My talk ventures back in the history of linguistic anthropology to consider Franz Boas’s ethnographic concern with ‘sound-blindness’ in his landmark essay “On Alternating Sounds” (1889) for profitable use in current debates around sound and music. By revealing his evolutionist contemporaries’ diagnosis of “alternating sounds” in the languages of their “primitive” subjects to be the result of their own, alternating apperception and its contingency on such parameters as nationality and linguistic knowledge, Boas tackled the Euro- and ethnocentrism that has remained unchallenged in much twentieth- and twenty-first-century sound studies scholarship. Through the lens of his forceful early challenge to the idea of immediate, not always already culturally coded acoustic perception, my talk explores how the Boasian questions of sound-blindness and acoustic enculturation play out in the musico-literary imagination of Edward Sapir, one of Boas’s first students as well as a prolific early-twentieth-century poet and critic. In the first part of the talk, I focus in particular on the case of jazz music, which provides a recurring theme and point of contention in Sapir’s poetic and critical writing, figuring prominently, for instance, in the poem “On Hearing Plaintive Jazz by Radio” (1924) and his review of The Book of American Negro Spirituals, edited by the NAACP leader James Weldon Johnson (1928). The second part examines the rivalry between music and literature in Sapir’s treatments of European classical music and of what he thought of as “primitive” and “folk” music. My analysis of the poems “The Clog-Dancer” (1919) and “To Debussy: ‘La Cathédrale Engloutie’” (1917) together with the essays “Percy Grainger and Primitive Music” (1916) and “The Musical Foundations of Verse” (1921) shows that this rivalry is inflected by the cultural associations with which the respective acoustics are fraught. Thus while primitive and folk music are denied equal standing, placed in an earlier stage of musical development, and serve as a mere adjunct to literary writing, European classical music engages with literature in a mutually complementary relationship. In stark contrast to the salvage imperative that informs Sapir’s take on primitive and folk music, and which requires a separate medium that is able to capture what he calls “unwritten” music, his literary treatment of European classical music is inspired by hopes that the dominant writing system will ultimately change in a way that renders the musical rhythms of his poems not “intrinsically alien to” his words (Sapir to Ruth Benedict, December 12, 1924), not a strange system of signs but their well-sounding counterpart.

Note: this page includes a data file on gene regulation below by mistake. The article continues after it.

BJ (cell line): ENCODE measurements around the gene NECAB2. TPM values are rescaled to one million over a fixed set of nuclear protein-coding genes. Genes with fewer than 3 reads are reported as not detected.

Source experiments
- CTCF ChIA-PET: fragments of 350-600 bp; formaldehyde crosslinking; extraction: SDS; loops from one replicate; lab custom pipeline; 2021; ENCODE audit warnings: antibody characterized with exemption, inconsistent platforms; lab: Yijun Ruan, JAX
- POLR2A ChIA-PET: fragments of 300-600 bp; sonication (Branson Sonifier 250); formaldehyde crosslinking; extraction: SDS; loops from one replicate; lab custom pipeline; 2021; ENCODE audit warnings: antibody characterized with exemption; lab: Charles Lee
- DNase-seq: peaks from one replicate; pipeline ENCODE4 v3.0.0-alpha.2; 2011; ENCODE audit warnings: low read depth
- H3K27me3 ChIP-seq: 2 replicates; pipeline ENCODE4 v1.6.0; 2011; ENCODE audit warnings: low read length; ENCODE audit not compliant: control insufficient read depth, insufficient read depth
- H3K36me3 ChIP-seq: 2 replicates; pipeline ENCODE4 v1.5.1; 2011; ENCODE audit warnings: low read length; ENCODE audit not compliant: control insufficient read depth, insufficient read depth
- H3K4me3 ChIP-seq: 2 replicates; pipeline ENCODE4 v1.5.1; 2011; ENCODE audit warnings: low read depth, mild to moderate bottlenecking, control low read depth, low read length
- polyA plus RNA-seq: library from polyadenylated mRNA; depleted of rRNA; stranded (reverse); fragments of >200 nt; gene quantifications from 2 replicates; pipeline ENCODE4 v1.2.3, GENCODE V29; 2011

Boaz, Franz. On Alternating Sounds. American Anthropologist 2(1). 47-54.
Dowthwaite, James. 2019. Ezra Pound and 20th-Century Theories of Language. Faith with the Word. New York: Routledge. (Routledge Studies in Twentieth-Century Literature).
Pound, Ezra. 1915. Cathay. London: Elkin Mathews.
Reichel, A. Elisabeth. 2021. Writing Anthropologists, Sounding Primitives. The Poetry and Scholarship of Edward Sapir, Margaret Mead, and Ruth Benedict. Linclon: The University of Nebraska. (Critical Studies in the History of Anthropology Series).
Sapir, Edward. 1916. Percy Grainger and Primitive Music. American Anthropologist 18(4). 592– 597.
Sapir, Edward. 1917. To Debussy: “La Cathédrale Engloutie”. Dreams and Gibes.Boston: Gorham. 57.
Sapir, Edward. 1919. The Clog-Dancer. [manuscript] March 3, 1919. Edward Sapir Papers. American Philosophical Society Library, Philadelphia PA.
Sapir, Edward. 1921. The Musical Foundations of Verse. Journal of English and Germanic Philology 20(2). 213–228
Sapir, Edward. 1924. On Hearing Plaintive Jazz by Radio. [manuscript] June 15, 1924. Edward Sapir Papers. American Philosophical Society Library, Philadelphia PA.
Sapir, Edward. 1928. Rev. of The Book of American Negro Spirituals, ed. by James Weldon Johnson. Journal of American Folklore 41/159. 172–74